Educational,. Military Notes.
A Eerlewof Sports Fekole
Market Bevlew, etc.
Gossip From Gotham Kajtbleb About
A New Aerial lioute... Silsctkd
Fnn With a Camera C. TV. Cantield, et al
Educatlomal Errors Staft "Wnrrin
Some Stage Babies FBANK Fjcbx
.Clara Belle's Chat Claiul Belle
Amusement Directory, etc
Fart Ill-Pages 17 to 29.
Lovely Porto Blco Bxvxblt Cbcxp
A Time of Trouble E. W. Babtlett
"Woman's Influence. .:...... .11ns. Fraxk Leslie
Watch Magnetism .J. H. STXpmasox
The Art of Japan -...Mart GAT HUMnrarxs
Wicked Monte Carlo... Piccadilly
Southern Chivalry Bxssis Bramble
Sunday Thought A Clxbgyxax
The Wonderful BIng E. H. HrnrEicns
High Life in Erin , E. L. Wakemax
The Duties of Life Kev. Geo. Hodges
Fireside Sphinx K. E. Chadboubx
Paris Journalists .......Hixet Hatxte
Come Here, MySnale. ?.... J.W.L. H.
After Crazy Borso CATTACTlCrso, U.S. A.
The Tropics' Queen..., Lillian Brxxcxs
R&S3G- WITH FIRE.v
Jon Repays the Kind-" .
She Pokes Fan at Ella's Personal Appear? y
ance in a Western Paper.
A HOEHErS NEST STIEEED UP AT 0SCB,
And a lengthy Estate Filled With Feminine Stings
Is Drawn Oat.
Ella "Wheeler "Wilcox deeply regrets hav
ing picked up Mrs. Gertrude Atherton and
introduced her in New York society. Mrs.
Atherton returned her friend's kinduessby
writing a csnst'c criticism of her persona)
appearance and printing it in a letter to
San Francisco journal. Mrs. "Wilcox ex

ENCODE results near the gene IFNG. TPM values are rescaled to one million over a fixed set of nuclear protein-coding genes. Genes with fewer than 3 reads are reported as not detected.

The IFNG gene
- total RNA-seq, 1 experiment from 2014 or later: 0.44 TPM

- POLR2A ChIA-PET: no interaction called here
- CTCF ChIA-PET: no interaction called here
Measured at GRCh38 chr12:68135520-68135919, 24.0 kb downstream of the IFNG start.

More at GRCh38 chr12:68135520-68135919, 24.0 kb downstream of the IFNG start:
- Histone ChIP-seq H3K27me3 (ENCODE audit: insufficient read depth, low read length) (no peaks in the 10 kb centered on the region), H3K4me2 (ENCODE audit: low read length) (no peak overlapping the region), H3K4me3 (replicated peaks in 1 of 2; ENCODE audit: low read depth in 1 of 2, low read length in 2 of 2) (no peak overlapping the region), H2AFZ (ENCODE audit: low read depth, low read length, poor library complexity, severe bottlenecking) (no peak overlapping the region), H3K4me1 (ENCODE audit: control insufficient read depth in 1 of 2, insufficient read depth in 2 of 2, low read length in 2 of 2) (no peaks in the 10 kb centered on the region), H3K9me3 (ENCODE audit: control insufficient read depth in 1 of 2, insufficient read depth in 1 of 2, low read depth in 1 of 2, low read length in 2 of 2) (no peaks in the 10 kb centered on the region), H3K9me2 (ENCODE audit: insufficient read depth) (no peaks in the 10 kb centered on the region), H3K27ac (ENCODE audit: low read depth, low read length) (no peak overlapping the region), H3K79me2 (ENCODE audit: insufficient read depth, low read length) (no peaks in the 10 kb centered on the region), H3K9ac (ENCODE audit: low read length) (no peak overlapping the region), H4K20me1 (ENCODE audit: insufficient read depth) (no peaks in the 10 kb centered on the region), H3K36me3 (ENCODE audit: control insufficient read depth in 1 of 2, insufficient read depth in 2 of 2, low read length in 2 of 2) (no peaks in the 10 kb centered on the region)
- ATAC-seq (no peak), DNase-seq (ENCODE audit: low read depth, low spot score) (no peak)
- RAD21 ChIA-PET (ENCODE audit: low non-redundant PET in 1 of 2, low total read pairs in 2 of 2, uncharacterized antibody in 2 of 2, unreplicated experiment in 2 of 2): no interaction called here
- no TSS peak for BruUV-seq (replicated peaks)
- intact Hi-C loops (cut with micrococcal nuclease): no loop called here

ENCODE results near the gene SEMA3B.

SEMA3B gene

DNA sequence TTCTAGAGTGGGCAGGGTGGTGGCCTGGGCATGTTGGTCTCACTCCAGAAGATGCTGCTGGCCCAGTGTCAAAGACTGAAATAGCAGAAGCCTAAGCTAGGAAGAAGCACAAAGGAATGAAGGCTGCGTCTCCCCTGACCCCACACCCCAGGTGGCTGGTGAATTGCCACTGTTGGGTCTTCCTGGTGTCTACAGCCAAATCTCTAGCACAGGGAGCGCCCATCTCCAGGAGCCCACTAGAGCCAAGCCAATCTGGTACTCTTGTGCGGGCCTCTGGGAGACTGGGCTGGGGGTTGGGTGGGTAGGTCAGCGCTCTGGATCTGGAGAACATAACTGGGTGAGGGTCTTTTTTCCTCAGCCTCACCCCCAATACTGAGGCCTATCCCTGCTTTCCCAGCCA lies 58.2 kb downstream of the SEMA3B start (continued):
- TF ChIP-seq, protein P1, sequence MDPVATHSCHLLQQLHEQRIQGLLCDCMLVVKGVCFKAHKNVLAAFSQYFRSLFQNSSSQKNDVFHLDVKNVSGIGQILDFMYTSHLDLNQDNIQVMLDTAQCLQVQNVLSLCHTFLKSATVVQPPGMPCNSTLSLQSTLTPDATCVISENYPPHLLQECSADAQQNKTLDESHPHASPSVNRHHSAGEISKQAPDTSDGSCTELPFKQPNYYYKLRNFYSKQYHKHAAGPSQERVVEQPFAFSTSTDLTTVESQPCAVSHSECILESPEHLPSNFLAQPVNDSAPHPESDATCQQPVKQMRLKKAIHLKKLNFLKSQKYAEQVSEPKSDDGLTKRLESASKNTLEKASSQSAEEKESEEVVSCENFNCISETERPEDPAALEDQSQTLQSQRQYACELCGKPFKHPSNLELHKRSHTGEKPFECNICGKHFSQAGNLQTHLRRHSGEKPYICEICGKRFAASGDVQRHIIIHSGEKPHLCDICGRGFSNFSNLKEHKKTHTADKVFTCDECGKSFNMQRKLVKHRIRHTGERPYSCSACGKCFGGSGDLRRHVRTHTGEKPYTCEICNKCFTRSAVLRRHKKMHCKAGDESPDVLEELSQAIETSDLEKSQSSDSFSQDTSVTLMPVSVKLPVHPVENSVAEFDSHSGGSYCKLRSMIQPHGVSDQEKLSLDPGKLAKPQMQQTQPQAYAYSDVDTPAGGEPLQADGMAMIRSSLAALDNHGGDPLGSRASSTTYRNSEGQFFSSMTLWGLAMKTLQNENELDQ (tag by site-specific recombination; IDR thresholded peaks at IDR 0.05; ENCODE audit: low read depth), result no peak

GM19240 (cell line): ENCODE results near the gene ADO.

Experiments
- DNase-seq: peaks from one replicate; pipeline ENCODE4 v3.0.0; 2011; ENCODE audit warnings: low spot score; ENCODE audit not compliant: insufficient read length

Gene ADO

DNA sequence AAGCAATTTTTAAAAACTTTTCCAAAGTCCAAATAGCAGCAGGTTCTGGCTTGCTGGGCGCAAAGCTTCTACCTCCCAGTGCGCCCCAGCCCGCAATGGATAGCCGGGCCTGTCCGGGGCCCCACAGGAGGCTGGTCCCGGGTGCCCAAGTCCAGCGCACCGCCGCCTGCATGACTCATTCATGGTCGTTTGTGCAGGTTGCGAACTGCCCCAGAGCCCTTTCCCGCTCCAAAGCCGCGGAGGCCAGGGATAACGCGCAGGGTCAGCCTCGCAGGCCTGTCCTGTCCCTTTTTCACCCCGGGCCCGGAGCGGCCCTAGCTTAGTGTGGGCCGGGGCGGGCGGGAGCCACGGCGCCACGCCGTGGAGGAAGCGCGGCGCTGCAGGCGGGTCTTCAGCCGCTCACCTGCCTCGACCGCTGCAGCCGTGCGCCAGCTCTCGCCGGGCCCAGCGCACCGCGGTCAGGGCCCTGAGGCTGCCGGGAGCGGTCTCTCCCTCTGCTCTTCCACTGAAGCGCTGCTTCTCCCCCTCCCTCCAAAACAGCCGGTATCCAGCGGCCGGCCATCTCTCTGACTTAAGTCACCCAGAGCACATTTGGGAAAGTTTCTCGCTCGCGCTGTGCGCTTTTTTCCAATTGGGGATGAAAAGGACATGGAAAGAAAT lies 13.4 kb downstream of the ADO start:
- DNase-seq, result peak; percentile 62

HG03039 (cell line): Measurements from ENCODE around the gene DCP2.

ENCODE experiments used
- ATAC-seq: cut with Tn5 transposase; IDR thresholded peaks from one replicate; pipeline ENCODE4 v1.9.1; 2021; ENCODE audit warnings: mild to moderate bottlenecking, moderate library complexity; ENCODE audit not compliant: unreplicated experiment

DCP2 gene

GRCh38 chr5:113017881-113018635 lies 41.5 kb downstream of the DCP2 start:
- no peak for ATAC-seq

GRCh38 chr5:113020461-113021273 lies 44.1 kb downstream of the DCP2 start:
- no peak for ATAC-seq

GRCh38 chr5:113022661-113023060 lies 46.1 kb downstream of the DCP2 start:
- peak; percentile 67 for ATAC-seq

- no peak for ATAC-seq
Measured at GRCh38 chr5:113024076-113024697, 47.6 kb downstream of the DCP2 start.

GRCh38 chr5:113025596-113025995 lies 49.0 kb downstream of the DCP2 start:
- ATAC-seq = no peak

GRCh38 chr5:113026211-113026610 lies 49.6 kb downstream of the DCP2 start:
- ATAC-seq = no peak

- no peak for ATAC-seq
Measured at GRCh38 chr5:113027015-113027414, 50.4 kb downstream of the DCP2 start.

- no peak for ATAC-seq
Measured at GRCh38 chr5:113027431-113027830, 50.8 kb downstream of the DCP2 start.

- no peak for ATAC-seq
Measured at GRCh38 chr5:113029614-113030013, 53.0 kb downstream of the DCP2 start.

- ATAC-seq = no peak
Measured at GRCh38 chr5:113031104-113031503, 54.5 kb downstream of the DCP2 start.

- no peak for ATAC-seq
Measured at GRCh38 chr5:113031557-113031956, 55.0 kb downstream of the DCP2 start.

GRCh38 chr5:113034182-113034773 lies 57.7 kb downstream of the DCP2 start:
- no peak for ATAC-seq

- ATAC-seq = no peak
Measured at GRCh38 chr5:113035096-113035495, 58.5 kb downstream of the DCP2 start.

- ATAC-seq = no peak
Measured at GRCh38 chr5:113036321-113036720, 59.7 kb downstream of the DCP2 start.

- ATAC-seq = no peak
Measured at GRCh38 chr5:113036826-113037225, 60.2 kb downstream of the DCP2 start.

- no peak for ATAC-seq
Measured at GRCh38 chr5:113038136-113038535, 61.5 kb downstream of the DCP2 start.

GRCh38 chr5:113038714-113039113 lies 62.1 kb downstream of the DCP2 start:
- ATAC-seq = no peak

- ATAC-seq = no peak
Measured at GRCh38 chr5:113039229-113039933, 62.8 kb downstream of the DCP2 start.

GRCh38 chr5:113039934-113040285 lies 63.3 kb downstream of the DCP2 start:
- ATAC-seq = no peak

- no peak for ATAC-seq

pressed her surprise at this treatment, and
in return received a peculiar letter to which
she wrote a characteristically caustic re
ply. rSFICTALTILEGBAHTOTirEDISPATCir.l '
New Toek. April 13. Somewhat over st
year ago Mrs. Gertrude Atherton camefrom.
San Francisco to take up her residence in
New York. Although she had written
much for the California press, and was the
author of a published book, she came to the
metropolis comparatively unknown. Her
friends and acquaintances here were iev
and it was not until the publication of her",
book, "What Dreams May Come," that th
New York publio became familiar withher
Among others in whose hands fell a copy
was Ella "Wheeler "Wilcox. Tho story won
Mrs. "Wilcox's interest sufficiently to lead'
her to ascertain something about the author.
Learning that Mrs. Atherton was a young
widow and a stranger in New York, Mrs.
"Wilcox sent her a kindly note of Invitation
to-call. The two women met, exchanged
visits, and, both being bright, a friendship
began which up to a few weeks ago con
tinued without interruption.
K1NDHESS SOBEILT BEPAID.
Mrs. "Wilcox was cordial in her praises of .
the young authoress to her friends, and
many were the complimentary allusions
which reached the ears of the young widow,
as paid her to friends by her poetess friend.
About a month ago, however, there was
published in one of Mrs. Atherton's weekly
letters to the San Francisco Argonaut the;